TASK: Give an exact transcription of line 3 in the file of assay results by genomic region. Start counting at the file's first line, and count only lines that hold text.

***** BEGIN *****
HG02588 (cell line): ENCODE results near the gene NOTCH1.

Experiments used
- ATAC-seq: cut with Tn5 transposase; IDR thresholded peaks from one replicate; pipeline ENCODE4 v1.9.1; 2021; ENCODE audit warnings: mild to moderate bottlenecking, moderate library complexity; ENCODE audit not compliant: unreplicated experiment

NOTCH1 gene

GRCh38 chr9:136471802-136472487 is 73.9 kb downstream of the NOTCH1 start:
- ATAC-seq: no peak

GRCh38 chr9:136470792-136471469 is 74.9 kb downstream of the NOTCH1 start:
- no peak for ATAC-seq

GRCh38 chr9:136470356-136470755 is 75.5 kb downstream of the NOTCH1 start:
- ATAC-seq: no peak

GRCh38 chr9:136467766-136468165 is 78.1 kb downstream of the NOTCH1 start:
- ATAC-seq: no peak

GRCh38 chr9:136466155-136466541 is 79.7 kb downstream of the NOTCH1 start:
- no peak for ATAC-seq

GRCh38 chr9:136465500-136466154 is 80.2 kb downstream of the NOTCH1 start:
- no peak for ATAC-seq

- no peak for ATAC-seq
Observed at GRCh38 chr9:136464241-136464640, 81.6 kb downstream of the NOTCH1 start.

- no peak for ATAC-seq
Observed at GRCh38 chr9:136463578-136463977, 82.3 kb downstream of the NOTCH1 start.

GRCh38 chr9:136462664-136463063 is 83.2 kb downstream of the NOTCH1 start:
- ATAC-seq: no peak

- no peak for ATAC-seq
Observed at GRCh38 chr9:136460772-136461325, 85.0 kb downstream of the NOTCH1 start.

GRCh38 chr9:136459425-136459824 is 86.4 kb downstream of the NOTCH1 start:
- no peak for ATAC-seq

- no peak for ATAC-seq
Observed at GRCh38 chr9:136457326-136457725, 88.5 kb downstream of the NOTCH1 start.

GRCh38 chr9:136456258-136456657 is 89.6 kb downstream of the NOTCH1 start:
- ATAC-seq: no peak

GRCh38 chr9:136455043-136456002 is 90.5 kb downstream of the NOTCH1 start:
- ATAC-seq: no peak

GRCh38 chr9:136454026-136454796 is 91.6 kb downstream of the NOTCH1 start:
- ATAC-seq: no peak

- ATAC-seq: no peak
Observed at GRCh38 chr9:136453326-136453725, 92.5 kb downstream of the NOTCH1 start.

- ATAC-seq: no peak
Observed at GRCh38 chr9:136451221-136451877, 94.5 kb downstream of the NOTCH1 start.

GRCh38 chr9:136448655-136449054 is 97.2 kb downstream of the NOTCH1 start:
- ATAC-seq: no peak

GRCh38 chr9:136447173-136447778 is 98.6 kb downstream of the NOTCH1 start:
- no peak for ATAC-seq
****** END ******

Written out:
- ATAC-seq: cut with Tn5 transposase; IDR thresholded peaks from one replicate; pipeline ENCODE4 v1.9.1; 2021; ENCODE audit warnings: mild to moderate bottlenecking, moderate library complexity; ENCODE audit not compliant: unreplicated experiment